this review reeks of elitist music snobbery. shame that.

Posted by Guest on Aug. 14, 2012 @ 7:56 pm

That part isn't elitist - it's a fact. He's awful and his music is awful.

Posted by Troll II on Aug. 14, 2012 @ 8:05 pm

very well put. when i describe something in completely subjective terms by using qualitative words like "awful", i always make sure to label my personal opinion as a FACT.

Posted by Guest on Aug. 15, 2012 @ 7:28 pm

WTF is a bro-hat?
As a fan of whole different world of music (DBT, Lucero, etc.), I was planning on being pretty bored with Skrillex at Outside Lands. Loved Stevie Wonder growing up, but wasn't too psyched with the start of his set, so I went with my gal over to see what Skrillex was all about. I was blown away. I really don't see what the constant bitching about this guy was about. The value of live music is the experience. That experience can be sick guitar work or a dude in a space ship blowing minds with sounds and visuals. Tying to contrast the two in order to set some sort of value rating is so stupid. If you want to critique Skrillex on how well he does his thing, fine by me, but don't be "viscerally offended" by something you were ready to hate on anyway. IMO the fact that everyone there was enraptured in a creepy kind of way totally added to the experience. Weird for fun is no crime.

Posted by dirtbird on Aug. 14, 2012 @ 9:41 pm

Everyone has there tastes in music. Don’t trash another hard working artist that is Doing his variation of what he thinks sounds good. Did Mr. Wonder not do the same?? Maybe you should think of being more polite to a well respected artist. So you don’t like him! Ok! Sit down shut the hell up and don’t talk shit about him.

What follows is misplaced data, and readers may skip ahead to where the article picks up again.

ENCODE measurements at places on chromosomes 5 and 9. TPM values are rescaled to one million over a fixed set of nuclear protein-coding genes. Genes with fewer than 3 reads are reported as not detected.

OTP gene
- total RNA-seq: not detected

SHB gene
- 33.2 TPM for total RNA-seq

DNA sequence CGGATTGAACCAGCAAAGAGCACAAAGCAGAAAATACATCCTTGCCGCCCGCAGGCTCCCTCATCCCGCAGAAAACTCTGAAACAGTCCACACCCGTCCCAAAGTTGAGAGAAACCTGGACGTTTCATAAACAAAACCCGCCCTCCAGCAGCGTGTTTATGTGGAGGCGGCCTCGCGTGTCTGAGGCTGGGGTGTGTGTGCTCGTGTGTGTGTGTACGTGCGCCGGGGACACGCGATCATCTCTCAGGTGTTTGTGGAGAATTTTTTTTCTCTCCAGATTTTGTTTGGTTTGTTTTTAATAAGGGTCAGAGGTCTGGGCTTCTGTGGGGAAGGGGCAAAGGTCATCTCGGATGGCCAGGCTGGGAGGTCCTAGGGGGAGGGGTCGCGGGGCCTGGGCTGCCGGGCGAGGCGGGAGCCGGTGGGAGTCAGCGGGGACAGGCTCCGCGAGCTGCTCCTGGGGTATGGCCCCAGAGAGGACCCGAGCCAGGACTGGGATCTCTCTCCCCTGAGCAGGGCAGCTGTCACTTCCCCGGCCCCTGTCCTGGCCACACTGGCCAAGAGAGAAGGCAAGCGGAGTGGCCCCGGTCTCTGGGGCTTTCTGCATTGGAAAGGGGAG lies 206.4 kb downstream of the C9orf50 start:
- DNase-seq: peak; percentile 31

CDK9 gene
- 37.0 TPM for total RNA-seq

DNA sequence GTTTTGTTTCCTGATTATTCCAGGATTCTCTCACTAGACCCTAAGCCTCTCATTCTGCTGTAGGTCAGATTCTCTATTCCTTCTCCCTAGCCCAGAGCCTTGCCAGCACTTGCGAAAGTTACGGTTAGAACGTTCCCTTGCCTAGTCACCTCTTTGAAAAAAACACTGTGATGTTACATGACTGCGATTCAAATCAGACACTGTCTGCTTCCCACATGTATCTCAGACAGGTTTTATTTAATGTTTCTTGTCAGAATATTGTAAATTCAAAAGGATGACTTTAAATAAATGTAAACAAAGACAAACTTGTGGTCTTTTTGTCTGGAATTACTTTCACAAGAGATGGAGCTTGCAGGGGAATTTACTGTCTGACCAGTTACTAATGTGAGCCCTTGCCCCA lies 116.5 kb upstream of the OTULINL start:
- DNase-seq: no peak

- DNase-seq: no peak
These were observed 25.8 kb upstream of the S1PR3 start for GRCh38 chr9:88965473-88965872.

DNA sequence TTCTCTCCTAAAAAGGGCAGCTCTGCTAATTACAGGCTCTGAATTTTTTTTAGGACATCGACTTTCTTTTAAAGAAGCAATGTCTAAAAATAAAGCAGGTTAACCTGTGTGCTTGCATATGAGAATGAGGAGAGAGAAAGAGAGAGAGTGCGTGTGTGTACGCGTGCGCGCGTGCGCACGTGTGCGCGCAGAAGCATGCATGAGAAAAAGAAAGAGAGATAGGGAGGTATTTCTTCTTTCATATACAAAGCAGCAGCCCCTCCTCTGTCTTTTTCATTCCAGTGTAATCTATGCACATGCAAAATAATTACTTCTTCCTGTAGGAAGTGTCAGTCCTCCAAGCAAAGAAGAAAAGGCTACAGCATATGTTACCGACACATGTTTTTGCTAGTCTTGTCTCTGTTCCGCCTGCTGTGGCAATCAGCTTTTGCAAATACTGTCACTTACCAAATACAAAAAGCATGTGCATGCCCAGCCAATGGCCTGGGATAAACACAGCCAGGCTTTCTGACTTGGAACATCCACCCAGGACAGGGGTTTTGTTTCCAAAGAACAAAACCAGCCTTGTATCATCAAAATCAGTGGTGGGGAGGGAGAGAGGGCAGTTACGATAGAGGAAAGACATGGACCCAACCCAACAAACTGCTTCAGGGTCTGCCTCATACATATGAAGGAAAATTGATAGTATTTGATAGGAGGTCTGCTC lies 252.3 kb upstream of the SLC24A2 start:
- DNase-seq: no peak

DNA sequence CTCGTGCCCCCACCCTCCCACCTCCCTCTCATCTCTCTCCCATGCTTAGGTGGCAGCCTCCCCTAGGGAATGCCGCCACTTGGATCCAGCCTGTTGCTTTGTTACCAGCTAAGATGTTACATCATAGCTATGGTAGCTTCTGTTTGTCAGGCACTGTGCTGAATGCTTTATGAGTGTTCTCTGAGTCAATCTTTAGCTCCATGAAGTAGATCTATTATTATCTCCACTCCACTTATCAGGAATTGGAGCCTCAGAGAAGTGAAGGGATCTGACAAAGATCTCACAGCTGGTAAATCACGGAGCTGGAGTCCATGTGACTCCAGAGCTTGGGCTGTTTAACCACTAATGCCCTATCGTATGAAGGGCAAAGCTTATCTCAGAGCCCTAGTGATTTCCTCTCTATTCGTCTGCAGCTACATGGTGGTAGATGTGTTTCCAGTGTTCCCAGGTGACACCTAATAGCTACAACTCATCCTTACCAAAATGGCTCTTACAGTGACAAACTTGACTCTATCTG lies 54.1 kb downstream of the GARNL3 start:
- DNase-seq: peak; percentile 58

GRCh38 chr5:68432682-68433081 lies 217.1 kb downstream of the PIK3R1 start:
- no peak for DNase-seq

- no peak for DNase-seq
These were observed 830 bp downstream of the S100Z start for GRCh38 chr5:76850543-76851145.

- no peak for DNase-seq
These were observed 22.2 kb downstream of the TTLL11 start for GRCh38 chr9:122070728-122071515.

Posted by Hy-Fidelix on Aug. 14, 2012 @ 11:16 pm

and sure, it was great seeing SW, I'd never seen him before, he sounded great, a positive vibe in the audience, and I think you need to catch the legends when you can (I'll never forgive myself for skipping Stevie Ray Vaughan when he played my college campus in 1990 because of the crappy weather, he was dead 4 months later).

But I also wanted to see Skrillex, which was a bit more out of my musical comfort zone. And I was glad I did. The light show was pretty nuts, the music was unique (at least to my ears) and people were having a great time there, so the vibe, while obviously different that SW, was great in its own right. I don't know what "joylessness" you're talking about.